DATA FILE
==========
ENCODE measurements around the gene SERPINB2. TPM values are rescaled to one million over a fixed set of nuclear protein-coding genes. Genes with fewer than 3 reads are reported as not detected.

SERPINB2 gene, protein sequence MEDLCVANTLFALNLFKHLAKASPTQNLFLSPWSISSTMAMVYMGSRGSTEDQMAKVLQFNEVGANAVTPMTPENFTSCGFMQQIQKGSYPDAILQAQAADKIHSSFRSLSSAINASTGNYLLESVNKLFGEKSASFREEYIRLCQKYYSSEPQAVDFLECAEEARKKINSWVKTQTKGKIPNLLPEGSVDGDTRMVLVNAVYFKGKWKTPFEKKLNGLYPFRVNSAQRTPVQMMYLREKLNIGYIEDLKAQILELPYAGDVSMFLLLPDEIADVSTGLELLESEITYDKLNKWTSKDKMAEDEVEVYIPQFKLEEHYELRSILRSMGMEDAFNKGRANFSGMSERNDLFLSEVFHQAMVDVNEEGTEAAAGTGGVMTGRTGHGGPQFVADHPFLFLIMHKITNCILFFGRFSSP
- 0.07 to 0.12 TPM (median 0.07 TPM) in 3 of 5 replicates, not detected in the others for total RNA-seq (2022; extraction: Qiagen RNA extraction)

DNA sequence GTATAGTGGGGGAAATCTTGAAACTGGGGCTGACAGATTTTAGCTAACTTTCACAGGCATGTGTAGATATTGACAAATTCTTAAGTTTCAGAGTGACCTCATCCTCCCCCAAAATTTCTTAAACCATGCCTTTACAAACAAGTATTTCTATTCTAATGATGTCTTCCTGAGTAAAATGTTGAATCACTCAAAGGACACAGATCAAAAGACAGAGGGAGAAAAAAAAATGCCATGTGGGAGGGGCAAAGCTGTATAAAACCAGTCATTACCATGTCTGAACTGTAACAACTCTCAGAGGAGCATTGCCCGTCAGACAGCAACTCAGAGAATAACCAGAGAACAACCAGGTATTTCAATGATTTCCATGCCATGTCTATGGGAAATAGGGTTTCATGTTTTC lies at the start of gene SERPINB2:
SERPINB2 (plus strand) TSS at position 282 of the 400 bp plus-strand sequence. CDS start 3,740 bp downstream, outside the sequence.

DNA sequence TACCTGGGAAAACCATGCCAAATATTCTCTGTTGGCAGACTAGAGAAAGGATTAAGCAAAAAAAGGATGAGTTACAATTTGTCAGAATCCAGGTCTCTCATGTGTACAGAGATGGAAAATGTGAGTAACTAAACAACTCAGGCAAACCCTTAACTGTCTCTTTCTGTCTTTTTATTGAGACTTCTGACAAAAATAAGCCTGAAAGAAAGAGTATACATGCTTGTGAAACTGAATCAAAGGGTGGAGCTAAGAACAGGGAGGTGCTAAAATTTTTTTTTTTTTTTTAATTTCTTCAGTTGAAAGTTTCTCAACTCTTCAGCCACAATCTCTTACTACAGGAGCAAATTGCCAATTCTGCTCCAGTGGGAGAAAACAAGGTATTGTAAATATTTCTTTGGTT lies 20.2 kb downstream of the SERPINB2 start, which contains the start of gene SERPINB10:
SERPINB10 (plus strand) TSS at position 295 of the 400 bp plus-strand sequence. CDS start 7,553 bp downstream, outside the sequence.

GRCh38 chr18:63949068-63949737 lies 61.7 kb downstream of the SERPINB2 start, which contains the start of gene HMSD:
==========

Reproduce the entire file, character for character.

ENCODE measurements around the gene SERPINB2. TPM values are rescaled to one million over a fixed set of nuclear protein-coding genes. Genes with fewer than 3 reads are reported as not detected.

SERPINB2 gene, protein sequence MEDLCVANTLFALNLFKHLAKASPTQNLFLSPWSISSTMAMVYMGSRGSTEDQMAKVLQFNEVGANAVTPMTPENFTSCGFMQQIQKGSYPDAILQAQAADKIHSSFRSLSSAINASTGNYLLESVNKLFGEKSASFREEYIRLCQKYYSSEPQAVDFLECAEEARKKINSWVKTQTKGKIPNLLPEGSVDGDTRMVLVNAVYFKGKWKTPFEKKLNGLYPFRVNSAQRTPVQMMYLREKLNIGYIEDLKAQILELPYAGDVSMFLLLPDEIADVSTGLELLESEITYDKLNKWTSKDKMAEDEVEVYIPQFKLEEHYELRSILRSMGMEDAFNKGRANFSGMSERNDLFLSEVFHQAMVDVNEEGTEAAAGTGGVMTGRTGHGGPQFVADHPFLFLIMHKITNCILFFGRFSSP
- 0.07 to 0.12 TPM (median 0.07 TPM) in 3 of 5 replicates, not detected in the others for total RNA-seq (2022; extraction: Qiagen RNA extraction)

DNA sequence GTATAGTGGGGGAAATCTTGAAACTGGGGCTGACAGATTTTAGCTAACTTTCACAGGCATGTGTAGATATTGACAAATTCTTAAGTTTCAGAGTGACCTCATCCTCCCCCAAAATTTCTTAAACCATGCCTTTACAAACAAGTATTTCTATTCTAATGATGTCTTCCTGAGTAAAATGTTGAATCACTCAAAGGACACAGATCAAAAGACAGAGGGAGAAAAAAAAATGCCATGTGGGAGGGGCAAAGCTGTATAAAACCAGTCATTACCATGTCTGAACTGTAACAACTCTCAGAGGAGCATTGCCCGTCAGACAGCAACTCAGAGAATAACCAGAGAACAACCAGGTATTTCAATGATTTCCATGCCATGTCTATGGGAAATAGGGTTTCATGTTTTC lies at the start of gene SERPINB2:
SERPINB2 (plus strand) TSS at position 282 of the 400 bp plus-strand sequence. CDS start 3,740 bp downstream, outside the sequence.

DNA sequence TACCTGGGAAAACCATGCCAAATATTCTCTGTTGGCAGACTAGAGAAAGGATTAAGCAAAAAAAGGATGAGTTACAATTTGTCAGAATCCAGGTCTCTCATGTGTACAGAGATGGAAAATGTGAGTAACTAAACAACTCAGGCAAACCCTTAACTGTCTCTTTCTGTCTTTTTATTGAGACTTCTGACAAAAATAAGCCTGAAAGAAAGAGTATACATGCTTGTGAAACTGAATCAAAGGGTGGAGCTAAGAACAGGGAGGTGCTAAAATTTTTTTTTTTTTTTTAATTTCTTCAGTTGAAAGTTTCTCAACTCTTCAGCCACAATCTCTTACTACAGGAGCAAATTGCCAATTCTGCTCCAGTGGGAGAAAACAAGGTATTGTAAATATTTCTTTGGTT lies 20.2 kb downstream of the SERPINB2 start, which contains the start of gene SERPINB10:
SERPINB10 (plus strand) TSS at position 295 of the 400 bp plus-strand sequence. CDS start 7,553 bp downstream, outside the sequence.

GRCh38 chr18:63949068-63949737 lies 61.7 kb downstream of the SERPINB2 start, which contains the start of gene HMSD: